Kiritsis & Associates


C Corporations are a tax treatment classification and not a legal entity structure.


John Kiritsis, Esq., CPA, MBA, MS, JD, LL.M


Kiritsis Law Group   

212 922 0005


A C-Corporation, also known as a "regular" corporation, is a type of business entity that is separate from its owners and treated as a legal person under the law. This means the corporation can enter into contracts, incur liabilities, and be sued in its own name. The owners of a C-Corporation are known as shareholders, and they hold shares of stock in the corporation.


One of the main advantages of a C-Corporation is that it offers limited liability protection to its shareholders. This means that the shareholders are not personally responsible for the debts and liabilities of the corporation. If the corporation is sued or goes bankrupt, the shareholder's personal assets are generally not at risk.


Another advantage of a C-Corporation is that it can raise capital by issuing shares of stock. This allows the corporation to generate funds by selling stock to investors, which can be used to finance business operations and growth.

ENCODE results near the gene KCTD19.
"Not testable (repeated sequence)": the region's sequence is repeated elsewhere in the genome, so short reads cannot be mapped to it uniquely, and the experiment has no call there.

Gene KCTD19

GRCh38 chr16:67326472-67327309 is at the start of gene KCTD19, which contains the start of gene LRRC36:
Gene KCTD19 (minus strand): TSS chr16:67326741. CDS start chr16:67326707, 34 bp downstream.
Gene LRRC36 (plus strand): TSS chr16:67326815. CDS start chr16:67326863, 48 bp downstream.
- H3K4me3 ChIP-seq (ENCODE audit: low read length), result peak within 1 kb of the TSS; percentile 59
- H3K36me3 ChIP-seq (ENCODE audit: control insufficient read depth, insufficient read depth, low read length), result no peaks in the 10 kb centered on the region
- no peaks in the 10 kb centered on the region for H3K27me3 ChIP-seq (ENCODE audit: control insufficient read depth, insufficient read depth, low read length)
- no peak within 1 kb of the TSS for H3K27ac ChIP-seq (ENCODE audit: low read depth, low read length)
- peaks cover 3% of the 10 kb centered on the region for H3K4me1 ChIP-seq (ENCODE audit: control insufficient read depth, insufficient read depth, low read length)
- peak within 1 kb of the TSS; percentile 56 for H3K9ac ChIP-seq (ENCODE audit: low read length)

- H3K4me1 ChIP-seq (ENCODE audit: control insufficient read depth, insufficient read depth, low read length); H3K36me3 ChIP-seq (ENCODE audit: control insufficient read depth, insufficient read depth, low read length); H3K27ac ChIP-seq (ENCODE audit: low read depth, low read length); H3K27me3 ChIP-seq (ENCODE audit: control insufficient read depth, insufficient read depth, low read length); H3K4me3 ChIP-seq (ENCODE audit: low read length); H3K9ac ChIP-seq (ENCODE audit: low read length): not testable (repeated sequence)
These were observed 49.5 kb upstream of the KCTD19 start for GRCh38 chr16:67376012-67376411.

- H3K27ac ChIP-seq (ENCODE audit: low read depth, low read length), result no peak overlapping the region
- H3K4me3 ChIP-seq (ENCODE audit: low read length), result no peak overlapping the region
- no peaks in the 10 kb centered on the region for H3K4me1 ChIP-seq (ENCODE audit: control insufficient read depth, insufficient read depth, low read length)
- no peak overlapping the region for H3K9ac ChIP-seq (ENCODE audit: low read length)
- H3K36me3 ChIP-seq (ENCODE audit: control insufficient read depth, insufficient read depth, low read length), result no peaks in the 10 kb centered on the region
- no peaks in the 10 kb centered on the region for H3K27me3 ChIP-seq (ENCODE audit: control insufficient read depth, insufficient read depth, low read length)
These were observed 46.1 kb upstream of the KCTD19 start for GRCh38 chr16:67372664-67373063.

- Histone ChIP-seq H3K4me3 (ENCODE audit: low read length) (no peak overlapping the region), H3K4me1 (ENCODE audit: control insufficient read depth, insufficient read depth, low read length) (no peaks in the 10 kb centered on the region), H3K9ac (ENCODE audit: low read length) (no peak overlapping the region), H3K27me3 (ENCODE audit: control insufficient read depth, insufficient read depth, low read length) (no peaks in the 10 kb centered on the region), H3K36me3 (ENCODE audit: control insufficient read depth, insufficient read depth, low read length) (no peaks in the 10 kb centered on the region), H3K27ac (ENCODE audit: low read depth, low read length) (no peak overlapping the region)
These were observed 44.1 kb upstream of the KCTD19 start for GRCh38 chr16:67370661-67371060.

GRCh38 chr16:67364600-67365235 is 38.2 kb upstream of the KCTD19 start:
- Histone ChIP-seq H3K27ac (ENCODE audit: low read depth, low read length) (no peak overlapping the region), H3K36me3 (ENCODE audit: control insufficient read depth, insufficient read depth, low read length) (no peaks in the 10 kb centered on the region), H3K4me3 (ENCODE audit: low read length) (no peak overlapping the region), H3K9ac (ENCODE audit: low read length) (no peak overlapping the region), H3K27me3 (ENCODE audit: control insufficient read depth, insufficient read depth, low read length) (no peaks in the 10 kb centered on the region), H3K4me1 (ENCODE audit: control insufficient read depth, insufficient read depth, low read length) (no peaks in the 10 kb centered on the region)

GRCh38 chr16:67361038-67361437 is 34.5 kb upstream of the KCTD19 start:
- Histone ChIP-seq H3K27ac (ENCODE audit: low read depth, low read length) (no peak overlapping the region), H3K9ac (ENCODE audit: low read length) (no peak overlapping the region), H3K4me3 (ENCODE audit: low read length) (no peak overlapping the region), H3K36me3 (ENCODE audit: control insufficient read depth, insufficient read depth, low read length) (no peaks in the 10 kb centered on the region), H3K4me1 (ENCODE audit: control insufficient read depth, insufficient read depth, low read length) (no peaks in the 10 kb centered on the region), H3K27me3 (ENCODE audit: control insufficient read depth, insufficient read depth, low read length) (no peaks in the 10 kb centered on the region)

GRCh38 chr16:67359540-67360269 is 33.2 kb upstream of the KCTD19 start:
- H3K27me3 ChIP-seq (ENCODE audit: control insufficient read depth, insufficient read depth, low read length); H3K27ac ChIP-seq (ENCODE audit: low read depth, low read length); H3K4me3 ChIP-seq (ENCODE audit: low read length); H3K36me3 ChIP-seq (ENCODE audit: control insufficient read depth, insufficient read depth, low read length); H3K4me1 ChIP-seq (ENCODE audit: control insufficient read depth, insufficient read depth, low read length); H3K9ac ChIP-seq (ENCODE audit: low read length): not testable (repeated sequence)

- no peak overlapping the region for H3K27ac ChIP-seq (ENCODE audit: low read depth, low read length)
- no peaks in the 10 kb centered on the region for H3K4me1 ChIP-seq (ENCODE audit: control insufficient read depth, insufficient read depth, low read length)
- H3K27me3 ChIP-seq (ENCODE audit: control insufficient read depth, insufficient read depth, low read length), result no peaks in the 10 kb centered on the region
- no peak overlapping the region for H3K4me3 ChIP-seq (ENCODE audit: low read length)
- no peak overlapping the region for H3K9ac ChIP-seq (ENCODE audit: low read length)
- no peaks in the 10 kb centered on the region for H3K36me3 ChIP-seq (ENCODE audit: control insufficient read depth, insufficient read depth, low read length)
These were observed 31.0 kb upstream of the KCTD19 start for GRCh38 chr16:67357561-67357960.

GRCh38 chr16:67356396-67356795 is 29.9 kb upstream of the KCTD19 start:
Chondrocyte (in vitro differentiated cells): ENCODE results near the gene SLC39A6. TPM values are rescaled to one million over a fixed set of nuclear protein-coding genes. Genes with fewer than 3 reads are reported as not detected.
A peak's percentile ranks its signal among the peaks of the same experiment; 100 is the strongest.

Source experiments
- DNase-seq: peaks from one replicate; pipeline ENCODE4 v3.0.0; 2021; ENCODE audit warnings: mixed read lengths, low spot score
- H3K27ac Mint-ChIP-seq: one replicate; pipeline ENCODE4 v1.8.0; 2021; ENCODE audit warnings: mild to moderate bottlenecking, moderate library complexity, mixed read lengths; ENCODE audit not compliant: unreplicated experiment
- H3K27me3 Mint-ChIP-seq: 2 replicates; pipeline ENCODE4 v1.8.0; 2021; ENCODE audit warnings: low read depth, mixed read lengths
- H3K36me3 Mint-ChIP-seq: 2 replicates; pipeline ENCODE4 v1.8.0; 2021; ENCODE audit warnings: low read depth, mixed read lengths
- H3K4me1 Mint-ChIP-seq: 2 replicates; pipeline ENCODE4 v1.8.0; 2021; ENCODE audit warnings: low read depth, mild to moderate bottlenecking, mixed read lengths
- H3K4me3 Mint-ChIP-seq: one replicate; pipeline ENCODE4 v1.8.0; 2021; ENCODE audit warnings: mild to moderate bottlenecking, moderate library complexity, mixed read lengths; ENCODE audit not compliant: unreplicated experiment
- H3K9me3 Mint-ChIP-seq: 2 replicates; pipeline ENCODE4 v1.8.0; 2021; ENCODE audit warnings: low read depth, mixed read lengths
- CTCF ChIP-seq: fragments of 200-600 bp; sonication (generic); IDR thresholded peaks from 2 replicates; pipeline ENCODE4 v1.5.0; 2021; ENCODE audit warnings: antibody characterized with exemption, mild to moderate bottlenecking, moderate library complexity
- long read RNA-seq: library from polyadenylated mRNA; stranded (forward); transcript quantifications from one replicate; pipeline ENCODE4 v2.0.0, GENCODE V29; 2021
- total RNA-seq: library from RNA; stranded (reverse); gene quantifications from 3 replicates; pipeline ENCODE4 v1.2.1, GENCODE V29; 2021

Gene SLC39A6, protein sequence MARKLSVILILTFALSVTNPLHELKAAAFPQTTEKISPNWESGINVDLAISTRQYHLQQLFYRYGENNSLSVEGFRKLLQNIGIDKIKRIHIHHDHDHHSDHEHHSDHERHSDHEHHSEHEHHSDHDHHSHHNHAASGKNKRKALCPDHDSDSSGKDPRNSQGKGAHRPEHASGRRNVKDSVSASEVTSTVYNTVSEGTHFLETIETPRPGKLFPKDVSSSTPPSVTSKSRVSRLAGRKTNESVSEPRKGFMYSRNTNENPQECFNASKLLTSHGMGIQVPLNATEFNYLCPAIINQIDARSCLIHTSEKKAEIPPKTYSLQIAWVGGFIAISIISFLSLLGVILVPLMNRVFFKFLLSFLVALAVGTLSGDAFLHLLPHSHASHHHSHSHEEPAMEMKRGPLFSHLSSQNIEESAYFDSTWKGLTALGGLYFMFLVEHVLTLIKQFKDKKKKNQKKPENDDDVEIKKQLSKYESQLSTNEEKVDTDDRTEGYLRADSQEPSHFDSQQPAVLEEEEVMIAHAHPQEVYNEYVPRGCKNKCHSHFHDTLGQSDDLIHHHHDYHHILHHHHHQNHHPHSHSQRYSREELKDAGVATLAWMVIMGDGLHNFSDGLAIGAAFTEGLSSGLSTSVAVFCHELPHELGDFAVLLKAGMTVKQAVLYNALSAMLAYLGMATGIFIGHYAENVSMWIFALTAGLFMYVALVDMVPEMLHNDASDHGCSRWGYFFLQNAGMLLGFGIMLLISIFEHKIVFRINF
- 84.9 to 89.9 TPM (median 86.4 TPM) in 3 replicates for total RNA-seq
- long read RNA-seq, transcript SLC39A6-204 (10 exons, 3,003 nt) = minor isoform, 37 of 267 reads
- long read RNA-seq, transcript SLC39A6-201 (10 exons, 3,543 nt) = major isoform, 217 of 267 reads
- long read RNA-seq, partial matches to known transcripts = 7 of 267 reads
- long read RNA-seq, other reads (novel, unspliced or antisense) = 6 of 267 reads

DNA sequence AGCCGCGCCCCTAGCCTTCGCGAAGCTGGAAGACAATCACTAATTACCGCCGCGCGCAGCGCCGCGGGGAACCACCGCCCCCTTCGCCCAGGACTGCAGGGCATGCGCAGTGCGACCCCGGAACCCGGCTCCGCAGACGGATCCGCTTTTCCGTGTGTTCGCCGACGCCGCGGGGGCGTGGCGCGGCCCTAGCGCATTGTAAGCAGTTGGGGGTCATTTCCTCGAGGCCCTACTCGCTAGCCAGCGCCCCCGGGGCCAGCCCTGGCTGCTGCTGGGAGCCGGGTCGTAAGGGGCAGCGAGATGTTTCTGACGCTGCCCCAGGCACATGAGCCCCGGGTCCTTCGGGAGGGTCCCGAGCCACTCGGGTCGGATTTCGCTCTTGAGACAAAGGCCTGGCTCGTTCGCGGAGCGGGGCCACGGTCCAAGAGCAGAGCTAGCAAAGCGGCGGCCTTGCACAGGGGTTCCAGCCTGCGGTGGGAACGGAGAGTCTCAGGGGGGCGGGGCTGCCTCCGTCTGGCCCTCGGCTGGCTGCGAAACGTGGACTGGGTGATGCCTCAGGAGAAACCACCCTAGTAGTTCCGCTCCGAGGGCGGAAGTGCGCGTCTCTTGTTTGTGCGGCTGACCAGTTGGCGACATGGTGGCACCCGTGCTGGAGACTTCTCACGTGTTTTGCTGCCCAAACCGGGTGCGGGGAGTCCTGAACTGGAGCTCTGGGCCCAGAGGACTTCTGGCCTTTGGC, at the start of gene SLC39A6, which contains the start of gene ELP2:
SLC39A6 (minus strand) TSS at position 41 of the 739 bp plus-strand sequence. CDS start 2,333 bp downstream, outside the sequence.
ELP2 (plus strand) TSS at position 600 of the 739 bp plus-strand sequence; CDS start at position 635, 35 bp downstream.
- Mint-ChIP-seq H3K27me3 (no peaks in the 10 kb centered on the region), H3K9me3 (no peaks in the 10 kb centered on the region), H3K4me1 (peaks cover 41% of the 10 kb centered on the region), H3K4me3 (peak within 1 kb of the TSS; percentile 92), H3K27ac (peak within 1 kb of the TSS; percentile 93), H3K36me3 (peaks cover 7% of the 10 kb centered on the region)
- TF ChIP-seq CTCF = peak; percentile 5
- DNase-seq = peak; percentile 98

However, one of the main disadvantages of a C-Corporation is that it is subject to double taxation. This means that the corporation is taxed on its profits at the corporate level, and then the shareholders are taxed again on their dividends or other distributions from the corporation. This can result in a higher overall tax burden compared to other business structures such as a sole proprietorship, partnership, or S-Corporation.


To form a C-Corporation, the owners must file articles of incorporation with the state in which the corporation will be formed. The articles of incorporation must contain information about the corporation, such as its name, purpose, and the names and addresses of the incorporators. The corporation must also adopt bylaws, which outline the rules and procedures for running the corporation.


C-Corporations are governed by a board of directors, who are responsible for making strategic decisions for the corporation and overseeing its operations. The directors are elected by the shareholders, and they may or may not be shareholders themselves. The day-to-day management of the corporation is typically carried out by the officers, who are appointed by the board of directors.


Overall, a C-Corporation is a popular choice for businesses that want to raise capital through the sale of stock, and that want to protect their owners from personal liability. However, it is important to consider the potential disadvantages of a C-Corporation, such as double taxation, before deciding whether it is the right business structure for your company.



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